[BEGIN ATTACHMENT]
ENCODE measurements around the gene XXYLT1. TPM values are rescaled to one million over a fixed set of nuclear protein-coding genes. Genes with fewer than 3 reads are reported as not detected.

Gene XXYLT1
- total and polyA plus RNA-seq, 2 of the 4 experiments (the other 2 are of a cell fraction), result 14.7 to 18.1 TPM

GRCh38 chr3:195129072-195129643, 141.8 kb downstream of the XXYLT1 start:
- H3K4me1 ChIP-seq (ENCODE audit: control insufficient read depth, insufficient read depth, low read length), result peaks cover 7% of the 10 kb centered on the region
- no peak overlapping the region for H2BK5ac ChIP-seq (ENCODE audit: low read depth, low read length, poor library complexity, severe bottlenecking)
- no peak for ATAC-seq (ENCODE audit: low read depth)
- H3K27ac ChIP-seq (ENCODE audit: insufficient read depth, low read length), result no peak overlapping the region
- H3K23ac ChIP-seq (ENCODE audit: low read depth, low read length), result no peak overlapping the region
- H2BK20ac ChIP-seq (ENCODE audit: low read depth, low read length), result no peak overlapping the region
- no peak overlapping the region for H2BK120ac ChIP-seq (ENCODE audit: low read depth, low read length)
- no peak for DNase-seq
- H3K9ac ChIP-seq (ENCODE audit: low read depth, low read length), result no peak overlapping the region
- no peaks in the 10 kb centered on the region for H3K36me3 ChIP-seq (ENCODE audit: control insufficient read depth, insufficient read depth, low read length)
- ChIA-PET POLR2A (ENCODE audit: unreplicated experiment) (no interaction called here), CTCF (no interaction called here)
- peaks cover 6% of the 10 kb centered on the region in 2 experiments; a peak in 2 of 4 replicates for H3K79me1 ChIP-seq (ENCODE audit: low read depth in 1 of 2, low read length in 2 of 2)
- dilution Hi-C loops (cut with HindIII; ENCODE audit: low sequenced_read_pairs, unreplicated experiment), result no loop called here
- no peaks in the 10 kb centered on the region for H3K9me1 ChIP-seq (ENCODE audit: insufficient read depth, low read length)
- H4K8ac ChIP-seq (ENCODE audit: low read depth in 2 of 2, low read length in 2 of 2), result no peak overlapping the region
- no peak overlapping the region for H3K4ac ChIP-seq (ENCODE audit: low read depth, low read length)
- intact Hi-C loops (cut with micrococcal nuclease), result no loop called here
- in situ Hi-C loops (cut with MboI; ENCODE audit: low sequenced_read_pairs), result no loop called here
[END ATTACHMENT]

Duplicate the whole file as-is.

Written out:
ENCODE measurements around the gene XXYLT1. TPM values are rescaled to one million over a fixed set of nuclear protein-coding genes. Genes with fewer than 3 reads are reported as not detected.

Gene XXYLT1
- total and polyA plus RNA-seq, 2 of the 4 experiments (the other 2 are of a cell fraction), result 14.7 to 18.1 TPM

GRCh38 chr3:195129072-195129643, 141.8 kb downstream of the XXYLT1 start:
- H3K4me1 ChIP-seq (ENCODE audit: control insufficient read depth, insufficient read depth, low read length), result peaks cover 7% of the 10 kb centered on the region
- no peak overlapping the region for H2BK5ac ChIP-seq (ENCODE audit: low read depth, low read length, poor library complexity, severe bottlenecking)
- no peak for ATAC-seq (ENCODE audit: low read depth)
- H3K27ac ChIP-seq (ENCODE audit: insufficient read depth, low read length), result no peak overlapping the region
- H3K23ac ChIP-seq (ENCODE audit: low read depth, low read length), result no peak overlapping the region
- H2BK20ac ChIP-seq (ENCODE audit: low read depth, low read length), result no peak overlapping the region
- no peak overlapping the region for H2BK120ac ChIP-seq (ENCODE audit: low read depth, low read length)
- no peak for DNase-seq
- H3K9ac ChIP-seq (ENCODE audit: low read depth, low read length), result no peak overlapping the region
- no peaks in the 10 kb centered on the region for H3K36me3 ChIP-seq (ENCODE audit: control insufficient read depth, insufficient read depth, low read length)
- ChIA-PET POLR2A (ENCODE audit: unreplicated experiment) (no interaction called here), CTCF (no interaction called here)
- peaks cover 6% of the 10 kb centered on the region in 2 experiments; a peak in 2 of 4 replicates for H3K79me1 ChIP-seq (ENCODE audit: low read depth in 1 of 2, low read length in 2 of 2)
- dilution Hi-C loops (cut with HindIII; ENCODE audit: low sequenced_read_pairs, unreplicated experiment), result no loop called here
- no peaks in the 10 kb centered on the region for H3K9me1 ChIP-seq (ENCODE audit: insufficient read depth, low read length)
- H4K8ac ChIP-seq (ENCODE audit: low read depth in 2 of 2, low read length in 2 of 2), result no peak overlapping the region
- no peak overlapping the region for H3K4ac ChIP-seq (ENCODE audit: low read depth, low read length)
- intact Hi-C loops (cut with micrococcal nuclease), result no loop called here
- in situ Hi-C loops (cut with MboI; ENCODE audit: low sequenced_read_pairs), result no loop called here